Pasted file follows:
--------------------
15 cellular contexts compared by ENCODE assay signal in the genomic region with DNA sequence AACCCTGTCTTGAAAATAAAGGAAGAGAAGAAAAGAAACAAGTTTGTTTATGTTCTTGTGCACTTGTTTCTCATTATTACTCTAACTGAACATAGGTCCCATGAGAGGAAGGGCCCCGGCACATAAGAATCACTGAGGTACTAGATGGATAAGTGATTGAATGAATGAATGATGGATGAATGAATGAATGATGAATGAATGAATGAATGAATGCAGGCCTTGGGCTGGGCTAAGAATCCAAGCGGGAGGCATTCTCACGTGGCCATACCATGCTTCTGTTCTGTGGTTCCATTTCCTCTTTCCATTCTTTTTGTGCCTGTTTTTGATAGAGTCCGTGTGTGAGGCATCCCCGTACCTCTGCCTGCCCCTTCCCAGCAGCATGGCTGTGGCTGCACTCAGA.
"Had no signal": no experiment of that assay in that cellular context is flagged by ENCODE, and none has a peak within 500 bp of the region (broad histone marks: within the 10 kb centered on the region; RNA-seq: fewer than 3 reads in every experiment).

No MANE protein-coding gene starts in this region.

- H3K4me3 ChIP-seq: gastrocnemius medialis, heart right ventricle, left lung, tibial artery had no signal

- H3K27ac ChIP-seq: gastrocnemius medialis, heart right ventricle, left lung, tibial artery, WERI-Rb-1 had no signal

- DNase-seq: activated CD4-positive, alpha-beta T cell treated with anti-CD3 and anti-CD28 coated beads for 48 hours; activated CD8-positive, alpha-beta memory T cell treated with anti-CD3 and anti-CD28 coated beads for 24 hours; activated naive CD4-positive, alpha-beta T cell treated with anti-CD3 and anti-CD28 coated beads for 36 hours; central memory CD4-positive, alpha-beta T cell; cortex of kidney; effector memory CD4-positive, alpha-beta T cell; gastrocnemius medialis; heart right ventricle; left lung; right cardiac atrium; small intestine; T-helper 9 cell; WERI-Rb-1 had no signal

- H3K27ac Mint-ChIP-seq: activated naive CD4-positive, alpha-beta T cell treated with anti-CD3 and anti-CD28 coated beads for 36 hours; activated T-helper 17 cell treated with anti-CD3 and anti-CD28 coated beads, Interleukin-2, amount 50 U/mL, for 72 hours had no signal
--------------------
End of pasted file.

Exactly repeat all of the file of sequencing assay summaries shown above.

15 cellular contexts compared by ENCODE assay signal in the genomic region with DNA sequence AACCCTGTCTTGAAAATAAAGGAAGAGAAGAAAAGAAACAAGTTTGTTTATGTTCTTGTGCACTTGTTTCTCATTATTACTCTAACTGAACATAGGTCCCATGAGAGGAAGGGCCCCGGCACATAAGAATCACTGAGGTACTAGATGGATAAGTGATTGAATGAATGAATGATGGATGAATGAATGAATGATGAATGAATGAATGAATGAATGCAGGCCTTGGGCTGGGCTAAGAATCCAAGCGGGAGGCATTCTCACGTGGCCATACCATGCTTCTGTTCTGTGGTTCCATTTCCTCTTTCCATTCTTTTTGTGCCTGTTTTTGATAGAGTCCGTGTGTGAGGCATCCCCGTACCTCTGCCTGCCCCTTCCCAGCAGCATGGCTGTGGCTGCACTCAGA.
"Had no signal": no experiment of that assay in that cellular context is flagged by ENCODE, and none has a peak within 500 bp of the region (broad histone marks: within the 10 kb centered on the region; RNA-seq: fewer than 3 reads in every experiment).

No MANE protein-coding gene starts in this region.

- H3K4me3 ChIP-seq: gastrocnemius medialis, heart right ventricle, left lung, tibial artery had no signal

- H3K27ac ChIP-seq: gastrocnemius medialis, heart right ventricle, left lung, tibial artery, WERI-Rb-1 had no signal

- DNase-seq: activated CD4-positive, alpha-beta T cell treated with anti-CD3 and anti-CD28 coated beads for 48 hours; activated CD8-positive, alpha-beta memory T cell treated with anti-CD3 and anti-CD28 coated beads for 24 hours; activated naive CD4-positive, alpha-beta T cell treated with anti-CD3 and anti-CD28 coated beads for 36 hours; central memory CD4-positive, alpha-beta T cell; cortex of kidney; effector memory CD4-positive, alpha-beta T cell; gastrocnemius medialis; heart right ventricle; left lung; right cardiac atrium; small intestine; T-helper 9 cell; WERI-Rb-1 had no signal

- H3K27ac Mint-ChIP-seq: activated naive CD4-positive, alpha-beta T cell treated with anti-CD3 and anti-CD28 coated beads for 36 hours; activated T-helper 17 cell treated with anti-CD3 and anti-CD28 coated beads, Interleukin-2, amount 50 U/mL, for 72 hours had no signal